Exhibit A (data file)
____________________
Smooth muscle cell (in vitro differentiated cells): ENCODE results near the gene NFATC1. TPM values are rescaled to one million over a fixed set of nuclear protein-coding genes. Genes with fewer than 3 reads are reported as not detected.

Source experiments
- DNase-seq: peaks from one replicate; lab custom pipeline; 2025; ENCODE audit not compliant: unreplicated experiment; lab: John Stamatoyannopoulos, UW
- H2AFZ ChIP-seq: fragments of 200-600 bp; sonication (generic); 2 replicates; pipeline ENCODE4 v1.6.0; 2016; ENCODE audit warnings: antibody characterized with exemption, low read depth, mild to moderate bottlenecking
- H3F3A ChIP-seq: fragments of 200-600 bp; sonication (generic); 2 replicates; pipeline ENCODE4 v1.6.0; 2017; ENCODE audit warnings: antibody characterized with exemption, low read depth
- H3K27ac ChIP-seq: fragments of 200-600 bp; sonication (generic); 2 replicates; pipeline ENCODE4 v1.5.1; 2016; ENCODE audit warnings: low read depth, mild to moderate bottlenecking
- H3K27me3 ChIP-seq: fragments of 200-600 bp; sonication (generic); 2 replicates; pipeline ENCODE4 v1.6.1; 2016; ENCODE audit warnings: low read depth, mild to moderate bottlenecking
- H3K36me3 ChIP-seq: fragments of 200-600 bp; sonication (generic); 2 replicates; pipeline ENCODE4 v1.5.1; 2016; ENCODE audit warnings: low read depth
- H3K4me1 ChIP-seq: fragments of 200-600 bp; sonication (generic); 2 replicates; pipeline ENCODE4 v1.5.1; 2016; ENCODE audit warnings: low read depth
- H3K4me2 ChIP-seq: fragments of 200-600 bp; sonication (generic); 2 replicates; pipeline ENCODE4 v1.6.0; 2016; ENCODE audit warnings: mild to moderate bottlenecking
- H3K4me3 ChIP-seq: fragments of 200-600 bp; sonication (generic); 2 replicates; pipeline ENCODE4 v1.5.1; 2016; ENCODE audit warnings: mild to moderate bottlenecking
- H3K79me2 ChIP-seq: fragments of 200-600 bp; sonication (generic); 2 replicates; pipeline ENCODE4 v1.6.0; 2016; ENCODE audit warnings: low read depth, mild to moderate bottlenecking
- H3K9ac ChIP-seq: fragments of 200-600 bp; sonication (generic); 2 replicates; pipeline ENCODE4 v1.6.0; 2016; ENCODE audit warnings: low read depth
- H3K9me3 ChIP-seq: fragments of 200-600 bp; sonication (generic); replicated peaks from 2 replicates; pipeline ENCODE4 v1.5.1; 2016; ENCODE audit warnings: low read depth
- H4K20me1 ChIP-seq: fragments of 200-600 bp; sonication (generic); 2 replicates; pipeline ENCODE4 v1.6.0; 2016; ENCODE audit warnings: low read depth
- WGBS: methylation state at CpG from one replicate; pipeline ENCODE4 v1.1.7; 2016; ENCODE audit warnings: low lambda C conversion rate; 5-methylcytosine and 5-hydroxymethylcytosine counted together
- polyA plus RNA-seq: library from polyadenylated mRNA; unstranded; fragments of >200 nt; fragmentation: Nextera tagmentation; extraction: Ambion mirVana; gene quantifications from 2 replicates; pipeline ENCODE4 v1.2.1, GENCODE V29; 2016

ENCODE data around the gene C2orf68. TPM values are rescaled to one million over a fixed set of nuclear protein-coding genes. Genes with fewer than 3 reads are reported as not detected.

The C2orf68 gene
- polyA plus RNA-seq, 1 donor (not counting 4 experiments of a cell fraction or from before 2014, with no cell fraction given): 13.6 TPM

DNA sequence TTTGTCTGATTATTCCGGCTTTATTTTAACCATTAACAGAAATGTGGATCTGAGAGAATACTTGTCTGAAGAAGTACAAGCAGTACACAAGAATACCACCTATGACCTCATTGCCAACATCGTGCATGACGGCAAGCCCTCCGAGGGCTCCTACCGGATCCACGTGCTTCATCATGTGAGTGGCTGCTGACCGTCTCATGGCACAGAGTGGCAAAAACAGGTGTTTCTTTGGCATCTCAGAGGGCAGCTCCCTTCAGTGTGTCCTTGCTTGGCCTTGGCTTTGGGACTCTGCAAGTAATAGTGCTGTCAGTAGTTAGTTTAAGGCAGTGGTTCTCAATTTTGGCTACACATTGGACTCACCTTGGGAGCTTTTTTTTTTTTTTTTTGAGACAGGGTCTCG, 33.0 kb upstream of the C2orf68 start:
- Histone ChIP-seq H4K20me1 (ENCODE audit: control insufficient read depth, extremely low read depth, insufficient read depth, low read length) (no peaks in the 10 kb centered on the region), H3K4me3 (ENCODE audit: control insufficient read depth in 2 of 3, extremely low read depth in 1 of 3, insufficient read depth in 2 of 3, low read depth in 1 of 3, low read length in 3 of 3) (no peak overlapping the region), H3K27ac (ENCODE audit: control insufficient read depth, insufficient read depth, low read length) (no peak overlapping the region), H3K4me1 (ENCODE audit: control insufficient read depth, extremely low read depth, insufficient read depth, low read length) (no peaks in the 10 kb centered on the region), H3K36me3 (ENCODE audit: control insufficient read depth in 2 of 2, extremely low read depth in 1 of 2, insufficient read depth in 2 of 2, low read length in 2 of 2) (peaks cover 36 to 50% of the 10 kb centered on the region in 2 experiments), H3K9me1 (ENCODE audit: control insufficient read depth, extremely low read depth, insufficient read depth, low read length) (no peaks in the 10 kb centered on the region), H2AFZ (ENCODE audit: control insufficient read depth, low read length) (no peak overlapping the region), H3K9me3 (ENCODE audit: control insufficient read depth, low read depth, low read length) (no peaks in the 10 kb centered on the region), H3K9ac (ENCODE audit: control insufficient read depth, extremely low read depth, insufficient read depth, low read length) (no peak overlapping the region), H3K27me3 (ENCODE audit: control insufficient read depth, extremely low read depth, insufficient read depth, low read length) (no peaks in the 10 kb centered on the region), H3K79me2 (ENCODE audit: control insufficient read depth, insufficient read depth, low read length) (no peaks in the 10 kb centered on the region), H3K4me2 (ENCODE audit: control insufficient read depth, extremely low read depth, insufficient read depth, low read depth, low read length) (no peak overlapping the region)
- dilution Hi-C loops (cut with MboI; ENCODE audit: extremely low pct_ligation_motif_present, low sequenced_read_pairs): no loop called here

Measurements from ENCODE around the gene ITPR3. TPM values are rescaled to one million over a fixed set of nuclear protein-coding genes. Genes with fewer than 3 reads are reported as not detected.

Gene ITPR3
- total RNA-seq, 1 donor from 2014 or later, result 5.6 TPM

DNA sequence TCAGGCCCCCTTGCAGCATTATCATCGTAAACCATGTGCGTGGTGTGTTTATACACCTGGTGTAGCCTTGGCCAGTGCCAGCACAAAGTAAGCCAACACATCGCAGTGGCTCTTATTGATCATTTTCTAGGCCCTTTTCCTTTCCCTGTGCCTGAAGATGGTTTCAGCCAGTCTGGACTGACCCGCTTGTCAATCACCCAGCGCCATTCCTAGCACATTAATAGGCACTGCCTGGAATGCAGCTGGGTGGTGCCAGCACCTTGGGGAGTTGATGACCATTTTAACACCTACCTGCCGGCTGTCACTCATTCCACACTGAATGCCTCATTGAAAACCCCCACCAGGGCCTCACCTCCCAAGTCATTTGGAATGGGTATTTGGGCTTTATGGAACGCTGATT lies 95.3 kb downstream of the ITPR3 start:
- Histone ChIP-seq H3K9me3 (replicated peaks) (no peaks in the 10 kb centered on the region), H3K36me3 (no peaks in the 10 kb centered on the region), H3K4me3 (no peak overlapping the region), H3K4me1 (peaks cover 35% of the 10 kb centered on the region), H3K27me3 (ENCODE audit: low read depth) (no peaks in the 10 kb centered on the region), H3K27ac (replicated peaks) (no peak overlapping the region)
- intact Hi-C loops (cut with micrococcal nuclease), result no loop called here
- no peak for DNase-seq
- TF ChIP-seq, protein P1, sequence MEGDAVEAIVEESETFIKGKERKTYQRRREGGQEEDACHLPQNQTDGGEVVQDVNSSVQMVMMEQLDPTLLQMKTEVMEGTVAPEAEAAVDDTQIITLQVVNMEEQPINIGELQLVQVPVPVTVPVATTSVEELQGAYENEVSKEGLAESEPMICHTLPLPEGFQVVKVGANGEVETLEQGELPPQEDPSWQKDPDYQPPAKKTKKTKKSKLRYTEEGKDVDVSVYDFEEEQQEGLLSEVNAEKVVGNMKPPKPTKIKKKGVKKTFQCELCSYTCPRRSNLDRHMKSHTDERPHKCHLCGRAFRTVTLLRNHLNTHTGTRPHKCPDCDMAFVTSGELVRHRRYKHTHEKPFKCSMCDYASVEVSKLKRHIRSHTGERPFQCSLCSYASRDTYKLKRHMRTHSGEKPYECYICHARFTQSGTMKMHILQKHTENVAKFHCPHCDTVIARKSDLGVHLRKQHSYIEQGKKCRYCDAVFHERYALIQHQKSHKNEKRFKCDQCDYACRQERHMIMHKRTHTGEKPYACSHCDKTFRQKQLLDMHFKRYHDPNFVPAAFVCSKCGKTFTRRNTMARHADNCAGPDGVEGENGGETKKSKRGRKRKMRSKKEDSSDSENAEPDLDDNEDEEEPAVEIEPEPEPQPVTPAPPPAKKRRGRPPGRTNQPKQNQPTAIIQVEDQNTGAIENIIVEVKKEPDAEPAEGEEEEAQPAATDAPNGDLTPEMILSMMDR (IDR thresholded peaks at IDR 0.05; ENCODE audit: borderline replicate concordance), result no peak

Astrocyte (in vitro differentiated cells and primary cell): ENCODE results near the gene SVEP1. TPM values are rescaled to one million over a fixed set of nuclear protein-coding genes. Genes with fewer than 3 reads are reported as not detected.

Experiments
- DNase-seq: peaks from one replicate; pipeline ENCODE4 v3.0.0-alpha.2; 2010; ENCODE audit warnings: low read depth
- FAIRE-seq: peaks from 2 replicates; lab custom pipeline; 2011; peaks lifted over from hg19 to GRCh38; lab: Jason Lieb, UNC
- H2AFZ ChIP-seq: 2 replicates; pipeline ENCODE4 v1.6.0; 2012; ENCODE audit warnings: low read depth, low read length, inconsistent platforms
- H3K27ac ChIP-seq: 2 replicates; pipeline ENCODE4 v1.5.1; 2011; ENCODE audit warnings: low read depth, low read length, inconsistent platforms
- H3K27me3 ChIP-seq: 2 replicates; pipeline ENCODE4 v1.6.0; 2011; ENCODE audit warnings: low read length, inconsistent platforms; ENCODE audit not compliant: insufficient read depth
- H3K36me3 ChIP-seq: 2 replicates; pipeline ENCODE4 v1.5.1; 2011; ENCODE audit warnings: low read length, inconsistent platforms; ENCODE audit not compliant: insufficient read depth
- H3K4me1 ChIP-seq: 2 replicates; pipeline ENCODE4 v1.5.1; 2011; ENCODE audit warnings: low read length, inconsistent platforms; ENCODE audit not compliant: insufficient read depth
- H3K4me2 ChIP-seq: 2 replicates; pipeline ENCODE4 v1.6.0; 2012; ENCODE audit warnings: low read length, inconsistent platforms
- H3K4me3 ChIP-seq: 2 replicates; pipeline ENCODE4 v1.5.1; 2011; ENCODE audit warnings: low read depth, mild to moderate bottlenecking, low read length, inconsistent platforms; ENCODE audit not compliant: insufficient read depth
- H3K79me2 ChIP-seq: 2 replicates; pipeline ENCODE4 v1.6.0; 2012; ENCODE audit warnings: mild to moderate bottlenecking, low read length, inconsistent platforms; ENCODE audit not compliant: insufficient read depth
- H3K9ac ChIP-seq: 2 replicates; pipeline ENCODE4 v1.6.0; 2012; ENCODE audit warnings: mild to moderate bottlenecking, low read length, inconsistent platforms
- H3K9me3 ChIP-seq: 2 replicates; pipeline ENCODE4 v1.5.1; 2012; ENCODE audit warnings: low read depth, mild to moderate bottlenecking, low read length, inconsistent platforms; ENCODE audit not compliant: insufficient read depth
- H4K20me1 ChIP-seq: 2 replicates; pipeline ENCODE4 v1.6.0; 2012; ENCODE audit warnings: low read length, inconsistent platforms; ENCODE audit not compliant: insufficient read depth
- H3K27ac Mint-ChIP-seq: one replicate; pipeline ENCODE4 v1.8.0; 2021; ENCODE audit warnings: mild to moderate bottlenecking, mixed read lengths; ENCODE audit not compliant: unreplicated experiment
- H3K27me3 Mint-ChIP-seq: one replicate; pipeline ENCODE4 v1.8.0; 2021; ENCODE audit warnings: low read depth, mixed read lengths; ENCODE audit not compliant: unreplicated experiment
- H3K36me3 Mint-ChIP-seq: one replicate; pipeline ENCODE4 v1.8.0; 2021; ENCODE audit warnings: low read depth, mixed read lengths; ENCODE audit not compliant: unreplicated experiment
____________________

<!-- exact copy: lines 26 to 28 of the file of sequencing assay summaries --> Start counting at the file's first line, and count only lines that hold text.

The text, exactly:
- total RNA-seq, 1 donor from 2014 or later, result 5.6 TPM

DNA sequence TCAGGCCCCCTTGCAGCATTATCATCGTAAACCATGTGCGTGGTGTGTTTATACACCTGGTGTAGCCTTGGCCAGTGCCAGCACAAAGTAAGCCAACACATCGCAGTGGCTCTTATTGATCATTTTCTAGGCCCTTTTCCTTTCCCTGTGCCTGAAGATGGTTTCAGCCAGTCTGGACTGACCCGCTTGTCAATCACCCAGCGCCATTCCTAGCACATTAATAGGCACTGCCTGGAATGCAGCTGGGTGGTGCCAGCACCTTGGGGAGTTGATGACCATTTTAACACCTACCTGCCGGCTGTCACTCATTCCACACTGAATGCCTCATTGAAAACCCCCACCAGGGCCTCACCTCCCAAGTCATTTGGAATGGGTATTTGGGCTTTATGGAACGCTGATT lies 95.3 kb downstream of the ITPR3 start:
- Histone ChIP-seq H3K9me3 (replicated peaks) (no peaks in the 10 kb centered on the region), H3K36me3 (no peaks in the 10 kb centered on the region), H3K4me3 (no peak overlapping the region), H3K4me1 (peaks cover 35% of the 10 kb centered on the region), H3K27me3 (ENCODE audit: low read depth) (no peaks in the 10 kb centered on the region), H3K27ac (replicated peaks) (no peak overlapping the region)